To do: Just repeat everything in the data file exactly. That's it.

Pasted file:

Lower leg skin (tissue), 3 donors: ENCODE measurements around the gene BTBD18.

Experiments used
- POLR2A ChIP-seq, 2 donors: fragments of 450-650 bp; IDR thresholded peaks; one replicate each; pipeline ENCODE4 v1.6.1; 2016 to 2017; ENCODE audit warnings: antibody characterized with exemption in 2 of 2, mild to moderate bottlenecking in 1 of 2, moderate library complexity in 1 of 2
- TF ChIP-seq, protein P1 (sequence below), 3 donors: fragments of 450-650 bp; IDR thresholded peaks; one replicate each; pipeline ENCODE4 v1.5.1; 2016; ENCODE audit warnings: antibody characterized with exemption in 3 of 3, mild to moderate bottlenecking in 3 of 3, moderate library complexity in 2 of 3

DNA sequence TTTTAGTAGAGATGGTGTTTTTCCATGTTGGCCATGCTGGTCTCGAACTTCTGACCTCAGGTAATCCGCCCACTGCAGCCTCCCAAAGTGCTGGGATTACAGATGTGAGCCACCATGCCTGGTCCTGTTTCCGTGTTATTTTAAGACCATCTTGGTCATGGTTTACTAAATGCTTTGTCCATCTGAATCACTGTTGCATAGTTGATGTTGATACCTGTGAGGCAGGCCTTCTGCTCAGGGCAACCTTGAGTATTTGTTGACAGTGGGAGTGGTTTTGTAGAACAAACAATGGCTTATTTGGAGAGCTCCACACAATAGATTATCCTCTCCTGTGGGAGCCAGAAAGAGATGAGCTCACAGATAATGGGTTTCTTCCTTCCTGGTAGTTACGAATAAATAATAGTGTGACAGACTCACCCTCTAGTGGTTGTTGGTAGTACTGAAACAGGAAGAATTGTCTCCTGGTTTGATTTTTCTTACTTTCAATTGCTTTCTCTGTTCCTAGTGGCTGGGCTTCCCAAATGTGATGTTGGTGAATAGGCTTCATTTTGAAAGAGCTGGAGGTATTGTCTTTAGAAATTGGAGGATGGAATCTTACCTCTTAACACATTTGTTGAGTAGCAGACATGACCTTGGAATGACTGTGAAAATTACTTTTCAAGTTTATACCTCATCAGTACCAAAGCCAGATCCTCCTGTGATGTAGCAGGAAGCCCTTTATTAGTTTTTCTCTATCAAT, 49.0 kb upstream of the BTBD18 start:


Lower leg skin (tissue), 3 donors: ENCODE measurements around the gene BTBD18.

Experiments used
- POLR2A ChIP-seq, 2 donors: fragments of 450-650 bp; IDR thresholded peaks; one replicate each; pipeline ENCODE4 v1.6.1; 2016 to 2017; ENCODE audit warnings: antibody characterized with exemption in 2 of 2, mild to moderate bottlenecking in 1 of 2, moderate library complexity in 1 of 2
- TF ChIP-seq, protein P1 (sequence below), 3 donors: fragments of 450-650 bp; IDR thresholded peaks; one replicate each; pipeline ENCODE4 v1.5.1; 2016; ENCODE audit warnings: antibody characterized with exemption in 3 of 3, mild to moderate bottlenecking in 3 of 3, moderate library complexity in 2 of 3

DNA sequence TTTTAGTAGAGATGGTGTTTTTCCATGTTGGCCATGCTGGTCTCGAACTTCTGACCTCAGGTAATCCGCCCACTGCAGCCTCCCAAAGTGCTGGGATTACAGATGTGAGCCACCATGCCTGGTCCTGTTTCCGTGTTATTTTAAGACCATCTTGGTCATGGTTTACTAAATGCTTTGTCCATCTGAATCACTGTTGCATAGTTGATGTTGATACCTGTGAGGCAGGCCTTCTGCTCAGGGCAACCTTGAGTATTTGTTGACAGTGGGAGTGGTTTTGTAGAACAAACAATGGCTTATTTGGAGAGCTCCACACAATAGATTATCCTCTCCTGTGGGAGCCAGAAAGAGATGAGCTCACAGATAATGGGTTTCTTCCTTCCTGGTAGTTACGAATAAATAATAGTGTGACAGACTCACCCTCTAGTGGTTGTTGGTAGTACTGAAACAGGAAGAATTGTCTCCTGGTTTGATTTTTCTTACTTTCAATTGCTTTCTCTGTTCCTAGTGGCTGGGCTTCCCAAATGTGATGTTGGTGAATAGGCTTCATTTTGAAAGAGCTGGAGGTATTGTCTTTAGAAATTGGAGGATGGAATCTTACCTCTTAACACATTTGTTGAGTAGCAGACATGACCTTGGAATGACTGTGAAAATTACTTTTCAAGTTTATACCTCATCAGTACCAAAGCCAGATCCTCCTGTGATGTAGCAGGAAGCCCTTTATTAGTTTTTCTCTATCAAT, 49.0 kb upstream of the BTBD18 start: